Get Started with Arduino Hardware
This example shows how to use Simulink® Support Package for Arduino® Hardware to run a Simulink model on Arduino board.
Arduino Mega 2560
Arduino Mega ADK
Arduino Nano 3.0
Arduino MKR WIFI 1010
Arduino MKR ZERO
Arduino Nano 33 IoT
Arduino Nano 33 BLE Sense
Available versions of this example:
Arduino Mega 2560 board:
The provided model is pre-configured for Arduino Mega 2560 and can be run on any of the board listed in the Supported Hardware section, by changing the Hardware board parameter in the Model Configuration Parameters dialog box of the model as described in Task 4 of this example.
Simulink Support Package for Arduino Hardware enables you to create and run Simulink models on Arduino board. The target includes a library of Simulink blocks for configuring and accessing Arduino sensors, actuators and communication interfaces. Additionally, the target enables you to monitor and tune algorithms running on Arduino board from the same Simulink models from which you developed the algorithms.
In this example you will learn how to create and run a simple Simulink model on Arduino board. See other examples for Arduino board to learn how to use External mode and to learn how to implement more complex algorithms.
To run this example you will need the following hardware:
Supported Arduino board
220 Ohm resistor
Small breadboard (recommended)
arduino_gettingstarted Simulink model.
Task 1 - Connect LED to Output Pin of Arduino Hardware
In this task, you will connect an LED to an Arduino output pin so you can see changes in the logical state of the pin.
1. Attach one end of the 220 Ohm resistor to output pin 9 on the Arduino board. Use the recommended breadboard and the breadboard wires.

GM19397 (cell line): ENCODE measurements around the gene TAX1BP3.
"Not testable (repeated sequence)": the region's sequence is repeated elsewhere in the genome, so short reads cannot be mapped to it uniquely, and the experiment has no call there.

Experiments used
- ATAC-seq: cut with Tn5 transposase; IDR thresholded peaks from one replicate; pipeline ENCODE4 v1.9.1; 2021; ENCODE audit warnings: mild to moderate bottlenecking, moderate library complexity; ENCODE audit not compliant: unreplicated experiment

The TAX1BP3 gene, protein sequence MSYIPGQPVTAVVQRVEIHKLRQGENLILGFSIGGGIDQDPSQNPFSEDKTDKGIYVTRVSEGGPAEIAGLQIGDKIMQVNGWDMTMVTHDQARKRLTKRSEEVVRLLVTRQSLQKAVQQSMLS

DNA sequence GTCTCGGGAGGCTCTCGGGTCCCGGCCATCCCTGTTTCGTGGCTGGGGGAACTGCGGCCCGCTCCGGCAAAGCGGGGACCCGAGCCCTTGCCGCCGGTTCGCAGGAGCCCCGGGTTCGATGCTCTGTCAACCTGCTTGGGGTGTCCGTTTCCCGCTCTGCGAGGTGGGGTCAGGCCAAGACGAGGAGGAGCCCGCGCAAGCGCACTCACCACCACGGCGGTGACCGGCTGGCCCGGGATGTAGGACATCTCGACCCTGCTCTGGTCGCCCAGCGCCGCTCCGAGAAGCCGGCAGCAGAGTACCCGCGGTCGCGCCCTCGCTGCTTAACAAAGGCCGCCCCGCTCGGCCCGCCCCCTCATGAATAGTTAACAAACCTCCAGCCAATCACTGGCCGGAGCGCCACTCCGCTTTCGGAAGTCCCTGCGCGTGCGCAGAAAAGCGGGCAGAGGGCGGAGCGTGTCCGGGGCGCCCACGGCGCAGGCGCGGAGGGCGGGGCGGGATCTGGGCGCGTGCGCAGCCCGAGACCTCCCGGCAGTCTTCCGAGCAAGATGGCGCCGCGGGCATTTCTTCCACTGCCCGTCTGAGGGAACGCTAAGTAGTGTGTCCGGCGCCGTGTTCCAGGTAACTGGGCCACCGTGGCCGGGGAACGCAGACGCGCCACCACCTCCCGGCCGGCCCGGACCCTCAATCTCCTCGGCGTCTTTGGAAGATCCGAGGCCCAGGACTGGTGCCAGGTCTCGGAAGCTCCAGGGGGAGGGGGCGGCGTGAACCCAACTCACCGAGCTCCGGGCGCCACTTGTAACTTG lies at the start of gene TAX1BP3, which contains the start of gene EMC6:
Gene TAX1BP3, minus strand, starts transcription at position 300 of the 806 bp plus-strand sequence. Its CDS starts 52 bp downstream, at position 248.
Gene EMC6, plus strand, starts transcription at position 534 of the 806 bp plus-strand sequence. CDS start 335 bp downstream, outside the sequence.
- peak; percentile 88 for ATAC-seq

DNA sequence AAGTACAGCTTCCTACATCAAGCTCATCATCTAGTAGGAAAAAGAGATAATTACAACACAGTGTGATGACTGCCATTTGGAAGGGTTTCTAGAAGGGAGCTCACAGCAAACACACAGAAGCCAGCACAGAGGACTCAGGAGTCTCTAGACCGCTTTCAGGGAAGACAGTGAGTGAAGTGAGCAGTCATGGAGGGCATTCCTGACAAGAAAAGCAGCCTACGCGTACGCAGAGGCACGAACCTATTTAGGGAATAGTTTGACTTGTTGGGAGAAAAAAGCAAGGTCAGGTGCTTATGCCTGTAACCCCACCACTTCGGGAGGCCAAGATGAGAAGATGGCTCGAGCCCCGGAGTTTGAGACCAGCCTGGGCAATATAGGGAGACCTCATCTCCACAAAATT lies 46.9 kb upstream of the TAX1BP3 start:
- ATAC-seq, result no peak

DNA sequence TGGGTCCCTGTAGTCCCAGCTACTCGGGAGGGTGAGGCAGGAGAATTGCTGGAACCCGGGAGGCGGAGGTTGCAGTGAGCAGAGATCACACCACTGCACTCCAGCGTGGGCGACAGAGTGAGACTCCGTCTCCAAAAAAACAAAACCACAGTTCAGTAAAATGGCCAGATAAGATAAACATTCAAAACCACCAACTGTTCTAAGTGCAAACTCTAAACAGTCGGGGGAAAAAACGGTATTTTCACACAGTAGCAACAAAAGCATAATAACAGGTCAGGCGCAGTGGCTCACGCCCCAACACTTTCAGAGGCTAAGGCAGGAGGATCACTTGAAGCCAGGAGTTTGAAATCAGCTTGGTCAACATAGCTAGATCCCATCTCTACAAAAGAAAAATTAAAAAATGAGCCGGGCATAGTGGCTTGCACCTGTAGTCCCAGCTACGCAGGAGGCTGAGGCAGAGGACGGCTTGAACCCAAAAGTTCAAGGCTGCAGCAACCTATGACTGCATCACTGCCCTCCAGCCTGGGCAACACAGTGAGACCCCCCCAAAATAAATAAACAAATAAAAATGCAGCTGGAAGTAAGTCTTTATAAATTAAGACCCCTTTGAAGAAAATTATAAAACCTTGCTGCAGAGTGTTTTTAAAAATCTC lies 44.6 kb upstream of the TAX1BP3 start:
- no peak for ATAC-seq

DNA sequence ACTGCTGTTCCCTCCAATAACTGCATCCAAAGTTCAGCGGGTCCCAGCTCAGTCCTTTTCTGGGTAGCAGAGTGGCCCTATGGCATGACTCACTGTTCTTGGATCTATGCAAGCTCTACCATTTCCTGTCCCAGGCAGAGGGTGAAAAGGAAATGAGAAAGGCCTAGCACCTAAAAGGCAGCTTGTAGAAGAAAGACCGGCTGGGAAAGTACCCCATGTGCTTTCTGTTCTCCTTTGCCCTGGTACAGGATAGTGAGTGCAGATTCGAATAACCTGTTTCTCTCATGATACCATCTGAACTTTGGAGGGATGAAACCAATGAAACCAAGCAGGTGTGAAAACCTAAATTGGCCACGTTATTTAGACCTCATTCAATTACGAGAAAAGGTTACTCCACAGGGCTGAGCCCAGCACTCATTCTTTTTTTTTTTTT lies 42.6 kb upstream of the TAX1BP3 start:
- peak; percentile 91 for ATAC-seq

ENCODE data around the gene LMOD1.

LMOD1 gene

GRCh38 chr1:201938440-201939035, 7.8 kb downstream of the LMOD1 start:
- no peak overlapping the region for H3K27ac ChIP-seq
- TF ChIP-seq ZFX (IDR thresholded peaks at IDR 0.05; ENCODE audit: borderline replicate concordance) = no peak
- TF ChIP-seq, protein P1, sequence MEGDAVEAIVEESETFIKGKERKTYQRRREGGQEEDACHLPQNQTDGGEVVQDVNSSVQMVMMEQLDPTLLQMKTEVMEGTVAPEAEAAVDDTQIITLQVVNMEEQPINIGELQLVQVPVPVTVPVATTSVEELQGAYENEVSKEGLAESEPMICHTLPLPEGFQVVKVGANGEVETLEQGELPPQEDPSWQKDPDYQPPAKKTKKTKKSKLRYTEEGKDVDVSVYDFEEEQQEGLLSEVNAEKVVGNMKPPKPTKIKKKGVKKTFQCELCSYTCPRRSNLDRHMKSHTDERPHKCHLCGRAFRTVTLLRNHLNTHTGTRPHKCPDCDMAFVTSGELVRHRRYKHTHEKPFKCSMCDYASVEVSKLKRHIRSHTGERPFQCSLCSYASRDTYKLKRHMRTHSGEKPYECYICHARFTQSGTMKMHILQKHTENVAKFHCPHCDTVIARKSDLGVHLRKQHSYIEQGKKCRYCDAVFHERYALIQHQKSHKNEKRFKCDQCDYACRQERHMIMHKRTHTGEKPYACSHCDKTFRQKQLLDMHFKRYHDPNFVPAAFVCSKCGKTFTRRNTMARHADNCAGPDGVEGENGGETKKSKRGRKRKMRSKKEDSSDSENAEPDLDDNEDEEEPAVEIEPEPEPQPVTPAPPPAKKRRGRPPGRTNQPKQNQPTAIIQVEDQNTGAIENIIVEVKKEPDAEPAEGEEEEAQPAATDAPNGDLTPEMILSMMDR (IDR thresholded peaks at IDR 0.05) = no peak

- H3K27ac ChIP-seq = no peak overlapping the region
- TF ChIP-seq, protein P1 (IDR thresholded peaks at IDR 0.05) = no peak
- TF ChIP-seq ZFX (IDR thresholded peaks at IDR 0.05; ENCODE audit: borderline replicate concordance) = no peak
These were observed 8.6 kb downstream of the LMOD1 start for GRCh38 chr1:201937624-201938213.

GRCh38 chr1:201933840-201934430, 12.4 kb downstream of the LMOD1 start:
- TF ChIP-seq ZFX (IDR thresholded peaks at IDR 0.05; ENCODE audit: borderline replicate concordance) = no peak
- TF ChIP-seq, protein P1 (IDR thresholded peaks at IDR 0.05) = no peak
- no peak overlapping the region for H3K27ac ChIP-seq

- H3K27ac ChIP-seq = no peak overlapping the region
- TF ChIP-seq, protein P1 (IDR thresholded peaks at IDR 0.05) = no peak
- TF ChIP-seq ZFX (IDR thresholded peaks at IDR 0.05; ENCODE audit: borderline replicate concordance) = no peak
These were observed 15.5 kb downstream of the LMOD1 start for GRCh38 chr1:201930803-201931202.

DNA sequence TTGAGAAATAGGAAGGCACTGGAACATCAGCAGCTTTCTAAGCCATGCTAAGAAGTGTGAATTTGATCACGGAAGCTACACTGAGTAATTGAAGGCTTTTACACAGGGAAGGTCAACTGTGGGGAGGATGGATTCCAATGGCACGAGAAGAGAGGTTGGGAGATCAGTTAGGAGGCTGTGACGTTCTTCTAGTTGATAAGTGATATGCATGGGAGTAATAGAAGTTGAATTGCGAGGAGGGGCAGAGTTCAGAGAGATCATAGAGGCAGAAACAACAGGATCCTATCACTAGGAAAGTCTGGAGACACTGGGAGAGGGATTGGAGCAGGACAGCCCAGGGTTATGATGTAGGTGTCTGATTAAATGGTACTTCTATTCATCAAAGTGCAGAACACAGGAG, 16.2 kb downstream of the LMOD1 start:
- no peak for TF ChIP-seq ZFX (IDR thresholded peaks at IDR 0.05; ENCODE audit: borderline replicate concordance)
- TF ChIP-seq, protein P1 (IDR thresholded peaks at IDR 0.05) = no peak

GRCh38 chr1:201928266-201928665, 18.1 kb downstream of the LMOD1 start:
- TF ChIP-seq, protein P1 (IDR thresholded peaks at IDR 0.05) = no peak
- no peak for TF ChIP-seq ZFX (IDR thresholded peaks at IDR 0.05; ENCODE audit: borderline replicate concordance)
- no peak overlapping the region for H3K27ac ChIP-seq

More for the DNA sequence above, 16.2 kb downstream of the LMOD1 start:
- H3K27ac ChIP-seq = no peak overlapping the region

2. Attach the long leg (positive) of the LED to the resistor. Attach the short leg (negative) to the ground pin on the Arduino board.
Task 2 - Review Arduino Block Library
Simulink Support Package for Arduino Hardware provides an easy way to create algorithms that use Arduino sensors and actuators by using the blocks that can be added to your Simulink model. The blocks are used to configure the associated sensors and actuators, as well as to read and write data to them.
1. Enter slLibraryBrowser at the MATLAB® prompt. This opens the Simulink Library Browser.
2. In the Simulink Library Browser, navigate to Simulink Support Package for Arduino Hardware > Common.
3. Double-click the Digital Output block. Review the block mask, which contains a description of the block and parameters for configuring the associated Arduino digital output pin.
Task 3 - Create Simulink Model for Arduino Hardware
In this task, you will create a simple Simulink model that changes the state of the Arduino digital output pin.
1. In MATLAB, select Home > New > Simulink Model.
2. Drag the Pulse Generator block from the Simulink Sources library to your model.
3. Double-click the Pulse Generator block. Set the Pulse type to parameter to Sample based and set the Sample time parameter to 0.1 second.
4. Drag the Digital Output block to the model. Use the default block settings.
5. Connect the Pulse Generator block to the Digital Output block.
Task 4 - Configure and Run the Model on Supported Arduino Hardware
In this task, you will configure and run your model on the supported Arduino board.
1. Connect the Arduino board to your computer with a USB cable.
2. In your Simulink model, click Simulation > Model Configuration Parameters to open Configuration Parameters dialog.
3. Select the Hardware Implementation pane and select your required Arduino hardware from the Hardware board parameter list. Do not change any other settings.
4. Click OK.
5. On the Hardware tab of the Simulink model, in the Mode section, select Run on board and then click Build, Deploy & Start. The Simulink model will now be deployed to the connected Arduino hardware.
6. Observe the LED connected to pin 9. The LED should blink one time every second.
7. Save your Simulink model.
A pre-configured Simulink model
arduino_gettingstarted is included for your convenience.
Other Things to Try
Experiment with other blocks in the Arduino block library. For example:
Create and run a model that turns the LED on if a signal is applied to a digital input pin.
Create and run a model that repeatedly brightens and dims an LED. Hint: use the PWM block.